During the day, blood pressure is reduced and stabilizes, but at nighttime it should, ideally, dip a little bit. He said nondippers, those whose blood pressure is not reduced, and risers, those whose blood pressure go up at night, should be wary.
“There is a correlation between nondippers and cardiovascular event,” Morales said.
For the 96 percent of hypertensive patients, the cause of the disease is unknown. Patients are broadly grouped into the genetically predisposed and those influenced by environmental (lifestyle) factors.
Morales said the top contributing factors that lead to hypertension include weight gain (an increase of about 5 mmHg in blood pressure is observed per 10 lbs of weight gained), high calorie intake, high salt consumption (the World Health Organization set a limit of 1 tbsp of salt a day or about 6 g of all salt and sodium consumed, including those used in cooking and at the table), lack of exercise, and too much alcohol consumption.
Lifestyle changes, along with proper medication, will help reduce and control blood pressure. Morales also added that patient compliance with medication drops by almost 60 percent when they take medications at three or more different times of the day. Many patients take a combination of two or three pills on top of other medications. It is therefore important, added Hermann, to have one pill that can control blood pressure at different times of the day.
Japan-based pharmaceutical company Takeda introduced to the country Azilsartan medoxomil, a once-a-day treatment for mild to moderate essential hypertension in adults. Azilsartan, a class Angiotensin II Receptor Blockers (ARB) drug, gives 24-hour blood pressure control.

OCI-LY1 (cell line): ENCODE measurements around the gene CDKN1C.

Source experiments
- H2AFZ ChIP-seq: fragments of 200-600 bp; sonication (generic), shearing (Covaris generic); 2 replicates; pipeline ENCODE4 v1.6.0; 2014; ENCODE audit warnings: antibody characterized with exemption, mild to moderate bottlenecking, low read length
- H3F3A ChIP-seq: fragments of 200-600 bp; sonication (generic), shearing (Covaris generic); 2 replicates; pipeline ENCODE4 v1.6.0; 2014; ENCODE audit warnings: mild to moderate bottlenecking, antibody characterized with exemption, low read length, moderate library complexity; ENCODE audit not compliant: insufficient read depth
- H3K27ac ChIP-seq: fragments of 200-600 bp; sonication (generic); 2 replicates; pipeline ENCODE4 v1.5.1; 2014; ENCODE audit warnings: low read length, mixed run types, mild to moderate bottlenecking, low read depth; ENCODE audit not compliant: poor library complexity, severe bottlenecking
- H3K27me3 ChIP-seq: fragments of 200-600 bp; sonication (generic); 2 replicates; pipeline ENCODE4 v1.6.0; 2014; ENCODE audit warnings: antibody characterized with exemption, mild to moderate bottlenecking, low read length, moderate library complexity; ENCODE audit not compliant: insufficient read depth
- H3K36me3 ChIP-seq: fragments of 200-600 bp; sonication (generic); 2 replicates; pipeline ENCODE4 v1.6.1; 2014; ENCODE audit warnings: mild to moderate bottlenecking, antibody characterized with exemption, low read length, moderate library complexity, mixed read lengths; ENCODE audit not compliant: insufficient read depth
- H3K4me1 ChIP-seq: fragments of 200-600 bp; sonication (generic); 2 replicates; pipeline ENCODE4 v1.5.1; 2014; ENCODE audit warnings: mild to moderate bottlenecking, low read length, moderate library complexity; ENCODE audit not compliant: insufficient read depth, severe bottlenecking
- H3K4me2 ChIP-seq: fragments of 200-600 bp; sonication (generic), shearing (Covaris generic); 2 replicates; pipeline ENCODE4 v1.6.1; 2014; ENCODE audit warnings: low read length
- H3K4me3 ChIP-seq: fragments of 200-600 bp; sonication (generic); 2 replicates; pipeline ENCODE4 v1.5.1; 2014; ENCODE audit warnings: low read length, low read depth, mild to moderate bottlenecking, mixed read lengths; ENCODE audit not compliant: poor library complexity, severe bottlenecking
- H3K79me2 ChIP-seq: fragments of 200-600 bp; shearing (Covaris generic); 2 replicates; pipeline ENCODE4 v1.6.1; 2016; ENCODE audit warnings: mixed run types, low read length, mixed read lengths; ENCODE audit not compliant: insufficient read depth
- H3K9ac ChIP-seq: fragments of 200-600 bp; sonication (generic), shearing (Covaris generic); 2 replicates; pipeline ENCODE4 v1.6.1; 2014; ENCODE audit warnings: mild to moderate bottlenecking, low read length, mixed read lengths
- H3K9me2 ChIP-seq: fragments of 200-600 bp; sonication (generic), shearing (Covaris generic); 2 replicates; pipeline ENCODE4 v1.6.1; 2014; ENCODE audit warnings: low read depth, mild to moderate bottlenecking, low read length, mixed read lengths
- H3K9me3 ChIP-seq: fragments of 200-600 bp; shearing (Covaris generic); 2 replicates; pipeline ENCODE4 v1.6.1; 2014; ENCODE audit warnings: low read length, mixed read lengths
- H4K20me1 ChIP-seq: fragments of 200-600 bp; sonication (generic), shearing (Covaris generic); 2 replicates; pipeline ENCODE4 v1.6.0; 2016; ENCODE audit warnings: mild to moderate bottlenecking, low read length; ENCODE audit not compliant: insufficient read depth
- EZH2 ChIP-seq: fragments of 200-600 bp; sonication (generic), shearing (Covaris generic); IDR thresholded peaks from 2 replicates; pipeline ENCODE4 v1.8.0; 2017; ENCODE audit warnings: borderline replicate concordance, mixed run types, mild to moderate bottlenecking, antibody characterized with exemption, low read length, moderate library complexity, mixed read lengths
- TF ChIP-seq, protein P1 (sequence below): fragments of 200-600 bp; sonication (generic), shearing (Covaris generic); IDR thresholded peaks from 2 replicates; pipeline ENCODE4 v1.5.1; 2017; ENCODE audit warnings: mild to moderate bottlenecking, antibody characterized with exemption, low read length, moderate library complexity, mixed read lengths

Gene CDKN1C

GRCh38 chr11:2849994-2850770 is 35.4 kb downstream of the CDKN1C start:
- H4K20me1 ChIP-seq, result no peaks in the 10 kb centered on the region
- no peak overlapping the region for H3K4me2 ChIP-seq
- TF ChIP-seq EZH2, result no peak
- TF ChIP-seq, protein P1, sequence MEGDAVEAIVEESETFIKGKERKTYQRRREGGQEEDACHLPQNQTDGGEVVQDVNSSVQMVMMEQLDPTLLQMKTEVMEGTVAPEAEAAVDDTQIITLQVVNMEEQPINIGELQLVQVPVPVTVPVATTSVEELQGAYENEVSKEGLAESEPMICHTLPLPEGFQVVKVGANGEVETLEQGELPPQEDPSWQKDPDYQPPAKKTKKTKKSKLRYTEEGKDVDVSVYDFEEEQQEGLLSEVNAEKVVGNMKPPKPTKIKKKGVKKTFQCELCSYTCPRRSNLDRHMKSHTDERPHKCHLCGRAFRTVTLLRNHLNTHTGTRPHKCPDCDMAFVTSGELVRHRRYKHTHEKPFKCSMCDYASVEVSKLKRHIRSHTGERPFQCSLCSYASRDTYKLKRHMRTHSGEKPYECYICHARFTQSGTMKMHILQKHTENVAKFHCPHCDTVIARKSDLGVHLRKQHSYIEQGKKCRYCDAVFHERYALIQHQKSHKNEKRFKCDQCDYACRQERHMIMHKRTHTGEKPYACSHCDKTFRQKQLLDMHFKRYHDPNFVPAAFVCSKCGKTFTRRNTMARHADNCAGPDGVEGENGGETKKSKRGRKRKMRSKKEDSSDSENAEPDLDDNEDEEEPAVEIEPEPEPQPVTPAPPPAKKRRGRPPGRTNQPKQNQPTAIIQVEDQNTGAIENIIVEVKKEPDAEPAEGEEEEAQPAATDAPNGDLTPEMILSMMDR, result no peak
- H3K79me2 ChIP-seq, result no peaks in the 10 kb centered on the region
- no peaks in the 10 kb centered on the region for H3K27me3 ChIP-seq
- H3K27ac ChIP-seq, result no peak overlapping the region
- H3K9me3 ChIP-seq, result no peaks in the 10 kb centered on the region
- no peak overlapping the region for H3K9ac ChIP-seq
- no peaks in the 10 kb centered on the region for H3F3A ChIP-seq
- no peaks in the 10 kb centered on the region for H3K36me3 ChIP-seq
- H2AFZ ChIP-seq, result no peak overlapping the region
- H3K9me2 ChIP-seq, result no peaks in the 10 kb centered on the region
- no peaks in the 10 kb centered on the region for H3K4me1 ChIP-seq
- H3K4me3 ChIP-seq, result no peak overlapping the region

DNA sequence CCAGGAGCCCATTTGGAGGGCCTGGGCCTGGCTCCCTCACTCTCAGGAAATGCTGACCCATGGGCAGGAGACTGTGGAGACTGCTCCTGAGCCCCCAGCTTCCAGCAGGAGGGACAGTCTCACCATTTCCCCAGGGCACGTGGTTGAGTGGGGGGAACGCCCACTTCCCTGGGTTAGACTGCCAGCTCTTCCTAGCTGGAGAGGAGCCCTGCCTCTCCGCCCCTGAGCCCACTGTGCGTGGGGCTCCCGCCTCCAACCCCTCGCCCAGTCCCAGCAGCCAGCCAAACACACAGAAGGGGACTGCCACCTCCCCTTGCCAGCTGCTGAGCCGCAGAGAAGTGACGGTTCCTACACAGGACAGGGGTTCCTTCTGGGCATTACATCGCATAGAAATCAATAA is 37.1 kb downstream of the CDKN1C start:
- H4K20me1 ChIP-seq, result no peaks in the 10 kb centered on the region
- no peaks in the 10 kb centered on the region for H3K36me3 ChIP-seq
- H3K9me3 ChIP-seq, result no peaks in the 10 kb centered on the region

Hermann said studies measured Azilsartan against other similar ARB drugs available in the local market today. The study showed that a dosage of 80 mg Azilsartan lowered blood pressure by 14.3 mmHg, compared to 11.7 mmHg with Olmesartan 40mg and 10 mmHg with Valsartan 320 mg.
Also from Takeda is a once-a-day combination drug for the elderly with hypertension. Blood pressure goes up as people age. By creating a fixed dosage of an ARB and calcium channel blocker in the form of Candesartan-Amlodipine, the two-in-one pill makes it easier for the elderly to not miss medication.
“If you treat a thousand patients with hypertension who are elderly, you will prevent more strokes and heart attacks than you will if you treat a thousand younger patients. In Asia, stroke is the predominant complication of hypertension. In the US, it is both myocardial infarction and stroke. The instance goes up dramatically with age,” Gradman said.
The pressing issue for the elderly is preventing strokes. Oftentimes senior citizens are the most neglected, said Gradman. People figure, for instance, that if you live to be 80 you must be doing something right. Why fix something when it isn’t broken? But that’s not true in this case.
Heart failure is the most common reason for admission to the hospital for people over the age of 65, Gradman said. The elderly treated with Candesartan-Amlodipine reduced fatal strokes by 45 percent, all strokes by 28 percent, total mortality by 28 percent and heart failure by 72 percent.